Monday, May 17, 2010

beautiful iris!

Iris' flaunt their beauty in a wide array of colors in anything from old-fashioned blues to orchid-like-out-of-this-world scents. I'm not good at remembering the names of iris' but love their outstanding colors and scents!

Old fashioned blues bloom first here and their scent is wonderful! I don't have many of these and keep them more out of sentiment and their scent than any other reason.
But these? Their frilly orchid-like looks are a-maz-ing...and the smell? Heavenly!
These gold and silver leaved are keepers...not because of the flower which is an insignificant blue, but because of their foliage which is there all summer.
Both of these have 'knock your socks off' scents that are indescribable. I consider them 'must haves' due to the color that is there all the time.

Last summer I separated these from a mish-mash of colors. There were only several tubers and they exploded into a big clump and are now full of flower.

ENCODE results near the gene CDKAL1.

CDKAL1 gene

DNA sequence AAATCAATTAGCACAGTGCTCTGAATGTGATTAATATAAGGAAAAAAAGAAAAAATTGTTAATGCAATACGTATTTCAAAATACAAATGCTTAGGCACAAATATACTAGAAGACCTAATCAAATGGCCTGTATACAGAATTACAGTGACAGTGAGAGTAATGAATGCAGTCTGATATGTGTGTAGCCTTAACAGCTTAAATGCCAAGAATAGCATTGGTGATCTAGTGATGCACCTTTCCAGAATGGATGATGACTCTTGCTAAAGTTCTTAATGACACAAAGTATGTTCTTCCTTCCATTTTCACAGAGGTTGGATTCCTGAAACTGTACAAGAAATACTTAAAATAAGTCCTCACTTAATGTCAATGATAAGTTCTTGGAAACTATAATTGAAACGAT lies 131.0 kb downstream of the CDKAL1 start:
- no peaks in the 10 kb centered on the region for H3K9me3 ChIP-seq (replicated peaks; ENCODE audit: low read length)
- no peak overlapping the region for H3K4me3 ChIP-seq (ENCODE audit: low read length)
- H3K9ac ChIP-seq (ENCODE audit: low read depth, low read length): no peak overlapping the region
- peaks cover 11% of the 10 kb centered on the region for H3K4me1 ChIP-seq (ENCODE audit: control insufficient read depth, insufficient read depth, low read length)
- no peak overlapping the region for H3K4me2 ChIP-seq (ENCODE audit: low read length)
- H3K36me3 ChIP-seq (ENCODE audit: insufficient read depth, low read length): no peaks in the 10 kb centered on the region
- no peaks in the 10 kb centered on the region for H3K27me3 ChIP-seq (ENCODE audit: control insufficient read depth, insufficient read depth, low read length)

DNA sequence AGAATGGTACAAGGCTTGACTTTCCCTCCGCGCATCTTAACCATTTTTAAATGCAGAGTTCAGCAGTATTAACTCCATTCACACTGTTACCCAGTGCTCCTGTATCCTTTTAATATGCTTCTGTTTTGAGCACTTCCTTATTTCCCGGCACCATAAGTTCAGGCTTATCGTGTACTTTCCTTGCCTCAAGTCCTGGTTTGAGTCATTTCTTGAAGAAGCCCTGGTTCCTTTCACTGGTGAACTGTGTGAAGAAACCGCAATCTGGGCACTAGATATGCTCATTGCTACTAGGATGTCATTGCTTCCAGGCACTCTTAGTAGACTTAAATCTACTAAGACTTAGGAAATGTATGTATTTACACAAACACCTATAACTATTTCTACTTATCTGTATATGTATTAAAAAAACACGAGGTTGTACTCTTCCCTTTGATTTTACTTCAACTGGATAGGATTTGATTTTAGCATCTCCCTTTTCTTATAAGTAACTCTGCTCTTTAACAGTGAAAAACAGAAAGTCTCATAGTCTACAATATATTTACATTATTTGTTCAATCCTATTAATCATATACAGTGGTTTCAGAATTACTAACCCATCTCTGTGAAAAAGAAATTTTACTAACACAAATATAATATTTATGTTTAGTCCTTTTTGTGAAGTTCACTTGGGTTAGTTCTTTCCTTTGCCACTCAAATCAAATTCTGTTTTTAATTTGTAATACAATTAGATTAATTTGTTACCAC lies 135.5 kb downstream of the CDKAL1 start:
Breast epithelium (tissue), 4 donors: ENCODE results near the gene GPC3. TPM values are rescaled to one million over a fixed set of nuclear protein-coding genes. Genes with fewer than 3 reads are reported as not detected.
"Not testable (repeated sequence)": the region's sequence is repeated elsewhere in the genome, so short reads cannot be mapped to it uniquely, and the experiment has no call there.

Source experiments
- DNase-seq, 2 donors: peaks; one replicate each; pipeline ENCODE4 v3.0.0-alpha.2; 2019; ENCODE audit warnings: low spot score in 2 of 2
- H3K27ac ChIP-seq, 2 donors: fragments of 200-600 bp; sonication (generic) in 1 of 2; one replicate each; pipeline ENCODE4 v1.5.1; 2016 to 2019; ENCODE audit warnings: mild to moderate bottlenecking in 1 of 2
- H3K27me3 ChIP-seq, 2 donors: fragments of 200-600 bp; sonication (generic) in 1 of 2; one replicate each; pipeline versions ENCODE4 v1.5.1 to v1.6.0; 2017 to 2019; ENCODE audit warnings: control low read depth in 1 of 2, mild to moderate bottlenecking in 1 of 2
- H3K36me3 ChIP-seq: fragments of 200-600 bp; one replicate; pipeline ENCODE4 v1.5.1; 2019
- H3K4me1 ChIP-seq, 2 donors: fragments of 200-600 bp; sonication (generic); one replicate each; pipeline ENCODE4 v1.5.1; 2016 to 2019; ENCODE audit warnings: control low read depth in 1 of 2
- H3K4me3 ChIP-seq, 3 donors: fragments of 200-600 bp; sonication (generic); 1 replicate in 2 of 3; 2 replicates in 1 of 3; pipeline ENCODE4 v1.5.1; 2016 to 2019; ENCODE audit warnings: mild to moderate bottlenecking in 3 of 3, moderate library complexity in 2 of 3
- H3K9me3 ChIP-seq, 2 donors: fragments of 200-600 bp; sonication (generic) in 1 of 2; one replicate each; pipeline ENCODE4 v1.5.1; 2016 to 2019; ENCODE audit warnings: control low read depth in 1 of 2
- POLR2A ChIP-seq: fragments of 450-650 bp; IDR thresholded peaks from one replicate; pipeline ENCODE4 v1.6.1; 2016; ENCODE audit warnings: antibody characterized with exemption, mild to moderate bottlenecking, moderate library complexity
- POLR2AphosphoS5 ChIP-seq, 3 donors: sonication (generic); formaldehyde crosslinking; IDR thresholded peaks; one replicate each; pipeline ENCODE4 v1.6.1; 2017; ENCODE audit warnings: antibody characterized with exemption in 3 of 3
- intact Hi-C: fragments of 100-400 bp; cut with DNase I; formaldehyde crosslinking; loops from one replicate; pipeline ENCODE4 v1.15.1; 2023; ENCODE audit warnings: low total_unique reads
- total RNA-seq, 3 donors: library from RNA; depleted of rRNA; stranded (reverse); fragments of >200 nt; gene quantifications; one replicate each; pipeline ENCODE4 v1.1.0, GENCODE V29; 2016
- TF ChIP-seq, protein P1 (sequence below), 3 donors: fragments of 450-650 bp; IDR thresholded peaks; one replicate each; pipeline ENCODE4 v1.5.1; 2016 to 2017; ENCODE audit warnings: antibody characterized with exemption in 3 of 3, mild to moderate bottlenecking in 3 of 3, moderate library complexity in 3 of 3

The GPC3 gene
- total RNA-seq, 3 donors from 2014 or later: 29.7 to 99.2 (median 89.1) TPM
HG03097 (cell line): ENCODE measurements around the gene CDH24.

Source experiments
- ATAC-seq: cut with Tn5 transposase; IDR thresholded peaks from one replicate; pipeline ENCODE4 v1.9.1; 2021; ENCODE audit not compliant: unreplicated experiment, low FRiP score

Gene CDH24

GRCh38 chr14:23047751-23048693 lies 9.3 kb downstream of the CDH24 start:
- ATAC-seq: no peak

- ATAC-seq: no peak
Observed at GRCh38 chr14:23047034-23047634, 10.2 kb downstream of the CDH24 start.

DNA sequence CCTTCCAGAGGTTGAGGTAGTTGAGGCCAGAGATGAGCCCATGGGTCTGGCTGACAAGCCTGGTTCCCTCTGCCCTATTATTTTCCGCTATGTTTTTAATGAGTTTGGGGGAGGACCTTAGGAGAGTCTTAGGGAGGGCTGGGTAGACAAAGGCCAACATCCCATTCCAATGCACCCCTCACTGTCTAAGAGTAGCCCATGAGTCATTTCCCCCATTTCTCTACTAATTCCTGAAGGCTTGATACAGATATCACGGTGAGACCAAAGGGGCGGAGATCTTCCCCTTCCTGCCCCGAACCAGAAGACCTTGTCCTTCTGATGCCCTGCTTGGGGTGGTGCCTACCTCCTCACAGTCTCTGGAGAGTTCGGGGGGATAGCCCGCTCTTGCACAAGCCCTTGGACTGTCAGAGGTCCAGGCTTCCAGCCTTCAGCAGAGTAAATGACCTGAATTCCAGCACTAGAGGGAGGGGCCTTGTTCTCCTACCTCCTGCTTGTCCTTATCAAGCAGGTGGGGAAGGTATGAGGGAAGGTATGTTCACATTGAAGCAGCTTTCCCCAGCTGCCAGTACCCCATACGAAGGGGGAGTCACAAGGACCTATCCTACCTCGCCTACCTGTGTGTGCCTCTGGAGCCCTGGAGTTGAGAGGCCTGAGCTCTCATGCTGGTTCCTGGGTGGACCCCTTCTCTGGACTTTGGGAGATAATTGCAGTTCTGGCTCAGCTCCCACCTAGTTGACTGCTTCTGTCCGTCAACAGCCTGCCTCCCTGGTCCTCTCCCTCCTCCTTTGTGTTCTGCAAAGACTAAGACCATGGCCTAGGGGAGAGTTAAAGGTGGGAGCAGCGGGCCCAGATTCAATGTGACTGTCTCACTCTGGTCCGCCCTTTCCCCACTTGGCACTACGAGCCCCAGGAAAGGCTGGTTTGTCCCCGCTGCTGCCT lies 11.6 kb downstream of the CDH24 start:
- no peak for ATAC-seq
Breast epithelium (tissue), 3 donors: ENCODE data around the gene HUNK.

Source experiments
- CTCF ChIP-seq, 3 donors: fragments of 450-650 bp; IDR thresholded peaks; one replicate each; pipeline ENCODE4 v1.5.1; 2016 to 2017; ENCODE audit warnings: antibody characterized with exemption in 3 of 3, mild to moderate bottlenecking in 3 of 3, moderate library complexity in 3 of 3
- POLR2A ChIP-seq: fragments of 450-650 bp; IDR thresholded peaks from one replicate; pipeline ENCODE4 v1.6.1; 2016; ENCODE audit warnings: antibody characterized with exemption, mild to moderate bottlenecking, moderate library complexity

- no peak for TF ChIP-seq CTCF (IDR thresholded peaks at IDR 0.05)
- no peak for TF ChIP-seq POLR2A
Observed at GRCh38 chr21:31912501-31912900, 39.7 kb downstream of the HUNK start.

At twilight they glow...there is no other way to describe it...just simply awesome!

Iris' are mostly easy-care. They do best in full sun with the tubers barely covered with dirt. They do not do well if it's a rainy spring and they're in flower. Keep the flower groomed by snapping the finished bloom...this makes a huge difference in how they look as well as protecting the newly-opened iris. If there is a poor bloom show, they need to be lifted and divided.

August is the best time to divide them. I use a potato fork to lift them which helps to keep from cutting into the tubers. After lifting them, cut the leaves on a slant, throw the soft and wormy-looking tubers away in any other place but the compost bin and re-plant them on a slight rise with the tuber showing but the roots covered with dirt.

After blooming, the foliage adds structure and color in  the beds. Their number one enemy is the leaf borer and too wet soil which causes the foliage to rot or the leaves to get brown spots. Then it's time to cut the foliage back and dump them in a trash bin to get rid of the borer. It's necessary to cut the foliage back for the winter as critters will over-winter in the mess that's left and then there will be issues in the spring!

...happy gardening!


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